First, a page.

[…] Miner’s Theatre burned down in 1929, just as vaudeville was ending its run as America’s favorite lowbrow entertainment…and the sin-and-spectacle Bowery was becoming the city’s 20th century skid row. […]

  10. Lady G. Says:

    They probably didn’t want their picture taken, considering they were on the breadline. Most are looking away from the camera, and no way was that camera discreet like a cellphone then. lol

    • David H Lippman Says:

      Being on “relief” at that time was an incredible source of embarrassment to working men. The Daily News of the period had all kinds of stories of “hardship” of the various schemes men and women did to avoid being seen begging, standing on soup lines, or doing miserable jobs.

      The Daily News had one story about a cafe violin player who lost his job, and claimed he got a better one with an orchestra, until his wife saw him playing on a street corner, obviously for people to throw pennies in his bag. So she got him a hat, saying that the “orchestra violinist” could look better. He got more tips with the hat and also moved some distance from his neighborhood.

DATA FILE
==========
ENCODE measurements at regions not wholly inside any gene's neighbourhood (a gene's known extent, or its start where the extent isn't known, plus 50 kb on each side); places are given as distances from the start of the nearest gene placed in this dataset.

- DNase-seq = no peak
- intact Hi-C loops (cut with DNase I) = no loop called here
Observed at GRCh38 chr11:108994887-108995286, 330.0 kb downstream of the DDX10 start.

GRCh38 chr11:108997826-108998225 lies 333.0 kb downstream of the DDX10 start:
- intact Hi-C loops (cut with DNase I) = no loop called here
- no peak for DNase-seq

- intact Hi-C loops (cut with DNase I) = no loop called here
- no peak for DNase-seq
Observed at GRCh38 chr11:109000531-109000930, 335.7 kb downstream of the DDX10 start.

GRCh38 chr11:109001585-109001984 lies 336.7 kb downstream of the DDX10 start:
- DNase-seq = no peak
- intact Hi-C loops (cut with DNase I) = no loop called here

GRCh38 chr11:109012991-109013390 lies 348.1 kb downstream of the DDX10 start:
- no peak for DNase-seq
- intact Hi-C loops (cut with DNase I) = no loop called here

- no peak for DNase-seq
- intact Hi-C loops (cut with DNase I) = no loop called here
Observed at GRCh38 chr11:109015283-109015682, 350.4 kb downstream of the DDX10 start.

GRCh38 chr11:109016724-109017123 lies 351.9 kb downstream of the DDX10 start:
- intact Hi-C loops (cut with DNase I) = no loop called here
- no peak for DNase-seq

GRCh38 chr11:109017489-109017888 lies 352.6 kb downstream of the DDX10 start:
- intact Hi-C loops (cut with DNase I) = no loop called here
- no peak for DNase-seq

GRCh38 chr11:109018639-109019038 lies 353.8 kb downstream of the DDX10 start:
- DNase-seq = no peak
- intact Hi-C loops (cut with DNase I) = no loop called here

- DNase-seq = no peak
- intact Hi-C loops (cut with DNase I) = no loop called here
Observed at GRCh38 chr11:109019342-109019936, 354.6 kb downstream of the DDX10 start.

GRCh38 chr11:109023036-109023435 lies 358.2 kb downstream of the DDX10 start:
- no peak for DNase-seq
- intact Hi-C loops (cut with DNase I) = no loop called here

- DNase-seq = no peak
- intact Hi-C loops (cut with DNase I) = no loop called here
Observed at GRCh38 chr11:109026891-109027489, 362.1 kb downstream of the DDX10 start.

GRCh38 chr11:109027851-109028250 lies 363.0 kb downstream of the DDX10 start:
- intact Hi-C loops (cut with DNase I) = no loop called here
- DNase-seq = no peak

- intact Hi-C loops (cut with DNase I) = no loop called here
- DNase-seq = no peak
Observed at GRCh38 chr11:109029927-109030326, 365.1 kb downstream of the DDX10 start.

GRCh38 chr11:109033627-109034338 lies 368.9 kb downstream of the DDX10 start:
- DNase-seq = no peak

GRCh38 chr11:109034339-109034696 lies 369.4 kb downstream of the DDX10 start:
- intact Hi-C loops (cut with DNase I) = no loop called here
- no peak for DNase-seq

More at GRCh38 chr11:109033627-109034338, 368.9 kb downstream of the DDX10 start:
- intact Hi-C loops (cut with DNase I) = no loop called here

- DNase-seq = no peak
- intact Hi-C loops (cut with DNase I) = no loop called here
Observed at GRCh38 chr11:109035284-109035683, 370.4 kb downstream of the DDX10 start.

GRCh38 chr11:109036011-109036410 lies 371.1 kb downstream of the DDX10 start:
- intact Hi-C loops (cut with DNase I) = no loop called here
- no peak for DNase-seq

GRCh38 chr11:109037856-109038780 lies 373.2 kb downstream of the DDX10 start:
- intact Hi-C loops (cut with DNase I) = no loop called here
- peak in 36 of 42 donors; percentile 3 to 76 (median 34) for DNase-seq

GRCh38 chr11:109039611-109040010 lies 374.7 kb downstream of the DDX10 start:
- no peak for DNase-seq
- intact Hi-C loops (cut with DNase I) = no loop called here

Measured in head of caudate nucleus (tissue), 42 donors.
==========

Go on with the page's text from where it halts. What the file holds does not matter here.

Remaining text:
It was a horrific time…teachers went without pay for weeks. Cops were ordered to charge into crowds of striking workers demanding pay or unemployed men demanding jobs, and beat the hell out of them. The next week, some of the cops would get laid off for budget cuts. One kid lay passed out on his desk at school. The teacher asked him why he was asleep, and the kid said he hadn’t eaten…”It wasn’t my turn today.”

      It’s hard for modern Americans to really understand the horrors of a time when bank savings were unprotected, unemployment insurance, Social Security and Medicare did not exist, and cities could not perform their functions. Garbage was not collected in some cities, for example. Rich people were edgy, turning their homes into fortresses, shipping gold overseas. Today’s senior citizens grew up in the 50s and 60s, so they don’t personally remember that desperation.

      Historian William Manchester wrote in his brilliant book “The Glory and the Dream” that if FDR had simply been another Hoover (or worse, FDR had been shot by Giuseppe Zangara and his running mate, Cactus Jack Garner was president instead), we would have fallen to a right-wing coup, like many other nations in Europe and Latin America.